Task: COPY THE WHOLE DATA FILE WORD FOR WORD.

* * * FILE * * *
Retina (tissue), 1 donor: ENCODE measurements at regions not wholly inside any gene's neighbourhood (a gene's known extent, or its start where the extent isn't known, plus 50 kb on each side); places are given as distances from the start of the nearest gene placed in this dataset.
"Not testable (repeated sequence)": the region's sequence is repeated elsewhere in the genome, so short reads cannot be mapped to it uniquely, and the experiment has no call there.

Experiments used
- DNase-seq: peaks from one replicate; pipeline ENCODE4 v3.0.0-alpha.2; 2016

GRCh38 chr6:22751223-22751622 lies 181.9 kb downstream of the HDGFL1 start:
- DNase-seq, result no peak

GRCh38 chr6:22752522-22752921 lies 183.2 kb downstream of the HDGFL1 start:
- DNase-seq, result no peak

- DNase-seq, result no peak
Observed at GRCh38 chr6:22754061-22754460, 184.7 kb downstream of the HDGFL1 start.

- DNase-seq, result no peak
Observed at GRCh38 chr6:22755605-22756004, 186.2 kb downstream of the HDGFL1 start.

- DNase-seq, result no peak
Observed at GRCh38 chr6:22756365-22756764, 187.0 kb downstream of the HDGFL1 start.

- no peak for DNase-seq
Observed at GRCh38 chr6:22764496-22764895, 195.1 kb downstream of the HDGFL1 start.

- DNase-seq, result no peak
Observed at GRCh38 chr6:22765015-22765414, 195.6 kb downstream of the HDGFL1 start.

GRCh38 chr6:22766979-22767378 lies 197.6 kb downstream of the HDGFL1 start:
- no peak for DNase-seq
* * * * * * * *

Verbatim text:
Retina (tissue), 1 donor: ENCODE measurements at regions not wholly inside any gene's neighbourhood (a gene's known extent, or its start where the extent isn't known, plus 50 kb on each side); places are given as distances from the start of the nearest gene placed in this dataset.
"Not testable (repeated sequence)": the region's sequence is repeated elsewhere in the genome, so short reads cannot be mapped to it uniquely, and the experiment has no call there.

Experiments used
- DNase-seq: peaks from one replicate; pipeline ENCODE4 v3.0.0-alpha.2; 2016

GRCh38 chr6:22751223-22751622 lies 181.9 kb downstream of the HDGFL1 start:
- DNase-seq, result no peak

GRCh38 chr6:22752522-22752921 lies 183.2 kb downstream of the HDGFL1 start:
- DNase-seq, result no peak

- DNase-seq, result no peak
Observed at GRCh38 chr6:22754061-22754460, 184.7 kb downstream of the HDGFL1 start.

- DNase-seq, result no peak
Observed at GRCh38 chr6:22755605-22756004, 186.2 kb downstream of the HDGFL1 start.

- DNase-seq, result no peak
Observed at GRCh38 chr6:22756365-22756764, 187.0 kb downstream of the HDGFL1 start.

- no peak for DNase-seq
Observed at GRCh38 chr6:22764496-22764895, 195.1 kb downstream of the HDGFL1 start.

- DNase-seq, result no peak
Observed at GRCh38 chr6:22765015-22765414, 195.6 kb downstream of the HDGFL1 start.

GRCh38 chr6:22766979-22767378 lies 197.6 kb downstream of the HDGFL1 start:
- no peak for DNase-seq